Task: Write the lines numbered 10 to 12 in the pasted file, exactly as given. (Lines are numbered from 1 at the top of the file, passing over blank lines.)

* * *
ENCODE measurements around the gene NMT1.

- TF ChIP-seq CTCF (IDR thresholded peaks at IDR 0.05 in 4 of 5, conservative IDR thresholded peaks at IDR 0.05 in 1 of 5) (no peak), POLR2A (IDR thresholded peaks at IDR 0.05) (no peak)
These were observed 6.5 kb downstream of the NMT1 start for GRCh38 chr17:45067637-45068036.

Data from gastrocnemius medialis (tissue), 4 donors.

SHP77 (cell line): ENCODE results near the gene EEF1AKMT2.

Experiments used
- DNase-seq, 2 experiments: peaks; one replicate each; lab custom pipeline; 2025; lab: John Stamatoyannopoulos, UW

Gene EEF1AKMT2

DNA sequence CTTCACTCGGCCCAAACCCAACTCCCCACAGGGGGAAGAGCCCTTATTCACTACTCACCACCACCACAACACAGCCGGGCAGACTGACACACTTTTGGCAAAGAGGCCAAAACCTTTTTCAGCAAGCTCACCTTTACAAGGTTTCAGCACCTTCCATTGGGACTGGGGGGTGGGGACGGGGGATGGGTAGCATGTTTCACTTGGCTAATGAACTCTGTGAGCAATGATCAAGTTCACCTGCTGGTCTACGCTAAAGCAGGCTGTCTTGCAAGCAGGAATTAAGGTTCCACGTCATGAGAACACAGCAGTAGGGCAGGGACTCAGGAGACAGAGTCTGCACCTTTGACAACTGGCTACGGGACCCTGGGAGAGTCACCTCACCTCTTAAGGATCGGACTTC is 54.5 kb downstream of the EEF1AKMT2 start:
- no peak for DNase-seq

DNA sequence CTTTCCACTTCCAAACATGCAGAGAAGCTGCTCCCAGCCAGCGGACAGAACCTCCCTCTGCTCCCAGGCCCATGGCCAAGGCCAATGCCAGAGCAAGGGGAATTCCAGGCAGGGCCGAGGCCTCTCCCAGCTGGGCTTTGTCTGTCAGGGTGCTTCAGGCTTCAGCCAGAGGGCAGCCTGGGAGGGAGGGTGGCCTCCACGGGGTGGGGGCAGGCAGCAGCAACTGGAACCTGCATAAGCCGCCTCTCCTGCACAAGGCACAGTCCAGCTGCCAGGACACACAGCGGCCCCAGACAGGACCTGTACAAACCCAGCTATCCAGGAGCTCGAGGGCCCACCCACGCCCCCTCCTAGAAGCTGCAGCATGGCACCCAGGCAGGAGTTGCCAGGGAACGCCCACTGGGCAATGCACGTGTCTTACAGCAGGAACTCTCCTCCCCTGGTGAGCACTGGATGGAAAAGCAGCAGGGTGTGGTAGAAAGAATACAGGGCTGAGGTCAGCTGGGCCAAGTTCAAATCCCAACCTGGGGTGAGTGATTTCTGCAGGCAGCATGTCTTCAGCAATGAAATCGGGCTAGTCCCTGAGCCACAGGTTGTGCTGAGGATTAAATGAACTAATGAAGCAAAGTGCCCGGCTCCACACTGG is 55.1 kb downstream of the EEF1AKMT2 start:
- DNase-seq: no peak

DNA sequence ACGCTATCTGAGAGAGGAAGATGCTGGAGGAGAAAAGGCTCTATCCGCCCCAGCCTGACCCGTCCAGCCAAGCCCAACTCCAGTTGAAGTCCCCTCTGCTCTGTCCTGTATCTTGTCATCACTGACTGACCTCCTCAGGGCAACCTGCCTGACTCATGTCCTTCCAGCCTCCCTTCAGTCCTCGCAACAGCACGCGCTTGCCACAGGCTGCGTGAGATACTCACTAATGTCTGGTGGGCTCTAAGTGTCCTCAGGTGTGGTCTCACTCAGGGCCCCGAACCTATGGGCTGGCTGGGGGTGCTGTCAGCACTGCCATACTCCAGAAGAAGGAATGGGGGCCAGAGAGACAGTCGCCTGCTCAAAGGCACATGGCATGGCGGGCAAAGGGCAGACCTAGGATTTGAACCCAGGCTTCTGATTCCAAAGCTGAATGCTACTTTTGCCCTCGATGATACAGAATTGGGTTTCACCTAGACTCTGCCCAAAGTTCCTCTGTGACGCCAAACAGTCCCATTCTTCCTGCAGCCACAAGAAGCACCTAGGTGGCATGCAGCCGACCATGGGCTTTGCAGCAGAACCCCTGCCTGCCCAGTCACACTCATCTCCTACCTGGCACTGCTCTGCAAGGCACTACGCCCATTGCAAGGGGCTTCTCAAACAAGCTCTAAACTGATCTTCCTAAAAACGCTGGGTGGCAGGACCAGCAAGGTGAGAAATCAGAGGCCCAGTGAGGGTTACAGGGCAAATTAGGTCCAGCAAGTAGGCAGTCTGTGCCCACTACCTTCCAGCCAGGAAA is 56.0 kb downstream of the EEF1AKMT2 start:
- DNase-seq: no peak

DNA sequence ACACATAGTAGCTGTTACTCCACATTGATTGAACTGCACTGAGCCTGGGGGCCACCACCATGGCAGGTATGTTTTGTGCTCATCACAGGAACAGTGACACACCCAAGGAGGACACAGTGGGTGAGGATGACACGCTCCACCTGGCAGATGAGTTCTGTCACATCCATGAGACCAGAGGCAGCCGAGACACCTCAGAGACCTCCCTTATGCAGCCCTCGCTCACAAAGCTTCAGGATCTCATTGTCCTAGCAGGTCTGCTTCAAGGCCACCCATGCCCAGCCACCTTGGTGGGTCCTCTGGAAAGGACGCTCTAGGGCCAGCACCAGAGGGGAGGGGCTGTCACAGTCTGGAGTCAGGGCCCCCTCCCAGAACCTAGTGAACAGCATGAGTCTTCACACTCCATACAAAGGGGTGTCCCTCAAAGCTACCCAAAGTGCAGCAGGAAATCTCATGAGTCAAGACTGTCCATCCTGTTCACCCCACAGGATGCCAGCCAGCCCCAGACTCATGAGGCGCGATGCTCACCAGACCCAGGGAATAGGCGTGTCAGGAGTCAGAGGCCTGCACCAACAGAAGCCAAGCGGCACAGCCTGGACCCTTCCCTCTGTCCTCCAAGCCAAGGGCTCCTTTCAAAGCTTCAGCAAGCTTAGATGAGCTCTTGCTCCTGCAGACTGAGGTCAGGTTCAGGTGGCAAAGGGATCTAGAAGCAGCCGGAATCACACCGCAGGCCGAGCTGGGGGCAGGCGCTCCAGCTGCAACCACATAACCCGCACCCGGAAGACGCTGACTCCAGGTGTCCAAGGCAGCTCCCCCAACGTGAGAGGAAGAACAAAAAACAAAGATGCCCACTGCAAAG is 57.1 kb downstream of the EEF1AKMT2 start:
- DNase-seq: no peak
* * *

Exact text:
- no peak for DNase-seq

DNA sequence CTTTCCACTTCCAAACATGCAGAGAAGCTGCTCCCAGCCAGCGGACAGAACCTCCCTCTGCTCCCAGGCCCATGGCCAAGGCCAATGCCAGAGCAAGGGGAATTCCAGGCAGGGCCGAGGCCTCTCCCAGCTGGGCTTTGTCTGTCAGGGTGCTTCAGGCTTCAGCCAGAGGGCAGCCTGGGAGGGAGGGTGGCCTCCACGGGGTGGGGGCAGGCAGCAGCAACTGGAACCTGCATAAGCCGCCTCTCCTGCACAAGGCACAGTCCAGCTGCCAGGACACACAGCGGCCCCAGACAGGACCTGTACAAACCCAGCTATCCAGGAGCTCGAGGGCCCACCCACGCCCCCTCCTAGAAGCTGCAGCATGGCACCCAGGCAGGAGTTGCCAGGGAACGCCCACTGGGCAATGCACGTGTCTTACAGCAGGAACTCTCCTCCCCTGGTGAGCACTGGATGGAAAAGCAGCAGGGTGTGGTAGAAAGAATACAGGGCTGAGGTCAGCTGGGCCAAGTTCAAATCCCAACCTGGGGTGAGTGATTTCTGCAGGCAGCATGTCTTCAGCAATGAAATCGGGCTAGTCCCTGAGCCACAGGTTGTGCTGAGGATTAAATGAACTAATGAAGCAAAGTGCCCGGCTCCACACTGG is 55.1 kb downstream of the EEF1AKMT2 start:
- DNase-seq: no peak